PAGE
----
Reporter arrested during news event on Ohio train derailment
EAST PALESTINE, Ohio (AP) — A reporter was pushed to the ground, handcuffed and arrested for trespassing while covering a news conference about the derailment of a train carrying toxic chemicals in Ohio.
NewsNation posted video of correspondent Evan Lambert being arrested Wednesday in the gymnasium of an elementary school in East Palestine where Gov. Mike DeWine was giving an update about the accident.
Lambert was held for about five hours before being released from jail, NewsNation reported.
“I’m doing fine right now. It’s been an extremely long day,” Lambert said after his release. “No journalist expects to be arrested when you’re doing your job, and I think that’s really important that that doesn’t happen in our country.”
At the end of his news conference, DeWine said he didn't authorize the arrest and reporters have “every right" to report during briefings.
“If someone was stopped from doing that, or told they could not do that, that was wrong,” DeWine said.
A following statement from the governor's office said DeWine didn't see the incident because a bank of cameras blocked his view but he did hear a “disagreement toward the back of the gymnasium."
DeWine “has always respected the media’s right to report live before, during, and after his press briefings" the statement said.
Mike Viqueira, NewsNation’s Washington Bureau chief, called the arrest an infuriating violation of the First Amendment.
The Washington, D.C.-based Lambert could still face charges of disorderly conduct and criminal trespassing, NewsNation said.
The Columbiana County Sheriff's Office administration said the arrest was made by officers from the East Palestine Police Department. A message seeking comment from the department was not immediately returned.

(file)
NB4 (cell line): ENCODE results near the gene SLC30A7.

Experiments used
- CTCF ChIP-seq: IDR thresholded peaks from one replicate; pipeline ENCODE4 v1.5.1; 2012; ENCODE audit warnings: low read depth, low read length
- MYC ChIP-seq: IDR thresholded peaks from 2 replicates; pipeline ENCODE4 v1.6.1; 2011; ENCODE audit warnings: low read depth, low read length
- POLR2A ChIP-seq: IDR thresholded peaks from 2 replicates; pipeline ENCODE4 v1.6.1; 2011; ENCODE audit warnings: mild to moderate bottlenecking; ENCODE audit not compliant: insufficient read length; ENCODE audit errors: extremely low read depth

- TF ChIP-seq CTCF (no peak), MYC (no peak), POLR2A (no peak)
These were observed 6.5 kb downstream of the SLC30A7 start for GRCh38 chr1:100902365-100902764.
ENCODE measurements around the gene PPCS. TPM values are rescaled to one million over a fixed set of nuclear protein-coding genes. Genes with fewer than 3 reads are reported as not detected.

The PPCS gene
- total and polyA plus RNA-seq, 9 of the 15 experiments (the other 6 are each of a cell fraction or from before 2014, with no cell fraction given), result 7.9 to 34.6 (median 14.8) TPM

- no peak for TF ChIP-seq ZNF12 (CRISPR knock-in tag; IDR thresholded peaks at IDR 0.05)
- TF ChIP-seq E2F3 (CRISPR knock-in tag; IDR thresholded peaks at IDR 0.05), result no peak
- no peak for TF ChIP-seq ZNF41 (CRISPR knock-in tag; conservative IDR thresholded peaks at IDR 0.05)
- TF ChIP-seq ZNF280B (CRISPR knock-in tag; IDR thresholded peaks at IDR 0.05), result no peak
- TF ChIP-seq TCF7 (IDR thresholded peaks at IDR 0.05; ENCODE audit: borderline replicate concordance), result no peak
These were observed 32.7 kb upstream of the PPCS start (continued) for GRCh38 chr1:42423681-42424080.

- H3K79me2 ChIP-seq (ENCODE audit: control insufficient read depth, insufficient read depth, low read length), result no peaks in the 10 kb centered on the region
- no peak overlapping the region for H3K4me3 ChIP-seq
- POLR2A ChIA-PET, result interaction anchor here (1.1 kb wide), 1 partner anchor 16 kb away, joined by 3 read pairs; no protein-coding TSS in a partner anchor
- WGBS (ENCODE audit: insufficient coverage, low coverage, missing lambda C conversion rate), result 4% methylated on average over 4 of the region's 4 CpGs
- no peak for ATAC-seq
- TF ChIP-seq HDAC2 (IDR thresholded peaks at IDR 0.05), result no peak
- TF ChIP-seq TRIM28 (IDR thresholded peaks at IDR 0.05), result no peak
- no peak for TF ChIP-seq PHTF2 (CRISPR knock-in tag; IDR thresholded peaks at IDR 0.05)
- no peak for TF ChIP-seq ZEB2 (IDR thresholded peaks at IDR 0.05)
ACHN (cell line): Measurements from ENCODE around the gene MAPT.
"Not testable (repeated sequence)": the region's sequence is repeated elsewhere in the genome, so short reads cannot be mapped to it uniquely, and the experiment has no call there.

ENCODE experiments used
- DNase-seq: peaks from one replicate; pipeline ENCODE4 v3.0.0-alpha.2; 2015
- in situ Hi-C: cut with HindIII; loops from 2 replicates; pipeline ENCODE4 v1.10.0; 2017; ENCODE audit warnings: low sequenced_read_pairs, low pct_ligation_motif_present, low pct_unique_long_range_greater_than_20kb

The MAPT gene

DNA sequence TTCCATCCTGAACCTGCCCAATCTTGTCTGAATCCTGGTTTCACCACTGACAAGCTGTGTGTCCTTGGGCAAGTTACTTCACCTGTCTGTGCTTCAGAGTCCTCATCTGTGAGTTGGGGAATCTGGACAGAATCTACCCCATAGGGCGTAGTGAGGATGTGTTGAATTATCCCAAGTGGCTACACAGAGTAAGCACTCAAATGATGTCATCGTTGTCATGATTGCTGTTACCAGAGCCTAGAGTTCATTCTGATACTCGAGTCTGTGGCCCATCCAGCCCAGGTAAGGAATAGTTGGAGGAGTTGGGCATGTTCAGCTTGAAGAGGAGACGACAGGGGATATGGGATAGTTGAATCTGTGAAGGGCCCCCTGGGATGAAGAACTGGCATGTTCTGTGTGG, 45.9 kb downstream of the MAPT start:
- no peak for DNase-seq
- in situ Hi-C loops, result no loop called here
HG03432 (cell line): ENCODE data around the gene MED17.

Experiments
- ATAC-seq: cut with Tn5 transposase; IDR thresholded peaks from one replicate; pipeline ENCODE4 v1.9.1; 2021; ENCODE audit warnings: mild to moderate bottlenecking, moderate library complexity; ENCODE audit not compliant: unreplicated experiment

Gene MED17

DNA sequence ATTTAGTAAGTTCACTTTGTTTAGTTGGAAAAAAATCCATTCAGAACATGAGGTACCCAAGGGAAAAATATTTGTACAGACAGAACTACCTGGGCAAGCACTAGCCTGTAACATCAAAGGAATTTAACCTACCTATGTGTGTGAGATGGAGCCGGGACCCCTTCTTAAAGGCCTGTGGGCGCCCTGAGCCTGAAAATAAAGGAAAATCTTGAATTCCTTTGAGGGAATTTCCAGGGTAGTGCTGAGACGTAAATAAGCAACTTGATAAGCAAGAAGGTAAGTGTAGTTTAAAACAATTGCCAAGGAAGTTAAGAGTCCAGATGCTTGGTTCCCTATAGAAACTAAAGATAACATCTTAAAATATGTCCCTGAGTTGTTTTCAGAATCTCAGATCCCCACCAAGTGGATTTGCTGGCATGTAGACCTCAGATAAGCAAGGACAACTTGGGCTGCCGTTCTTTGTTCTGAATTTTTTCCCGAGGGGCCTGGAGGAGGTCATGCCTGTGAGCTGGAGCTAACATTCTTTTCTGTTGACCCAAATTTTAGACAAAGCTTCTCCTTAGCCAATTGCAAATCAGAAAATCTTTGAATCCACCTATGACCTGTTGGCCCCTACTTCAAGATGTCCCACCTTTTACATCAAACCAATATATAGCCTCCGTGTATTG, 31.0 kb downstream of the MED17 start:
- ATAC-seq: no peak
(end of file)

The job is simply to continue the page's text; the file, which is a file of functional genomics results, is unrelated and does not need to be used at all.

About 50 train cars, including 10 carrying hazardous materials, derailed in a fiery crash Friday night on the edge of East Palestine. Federal investigators say a mechanical issue with a rail car axle caused the derailment.
Nearby residents in Ohio and neighboring Pennsylvania were ordered to evacuate when authorities decided on Monday to release and burn chemicals from five tankers filled with vinyl chloride, sending hydrogen chloride and the toxic gas phosgene into the air.
At the news conference, authorities said sampling had shown air quality in the area was safe and residents could return home, although DeWine said some residents may want to wait until the air inside their homes is checked.
The news conference started more than two hours late and DeWine started speaking at the same instant Lambert had to do a live broadcast from the back of the gym, Preston Swigart, a photographer who was with Lambert, told NewsNation.
Swigart said police officers approached Lambert and asked him to stop talking. Lambert finished the live report but was then asked to leave by authorities, who tried to forcibly remove him from the event, NewsNation reported.
“From their standpoint, he didn’t obey orders,” Swigart said. “Gymnasiums are echoey and loud and sound kind of carries, so I’m guessing that they just didn’t like the fact that there was sound competing with the governor speaking, even though it was all the way at the other end of the room.”
The anchor handling the report said she heard the reporter saying, “The governor has just started speaking. I'm being told that I have to quit my report" before it was cut short.
Video captured by NewsNation affiliate WKBN-TV showed Lambert on his face on the ground being handcuffed. He was then taken outside and placed in the back of a sheriff's patrol car.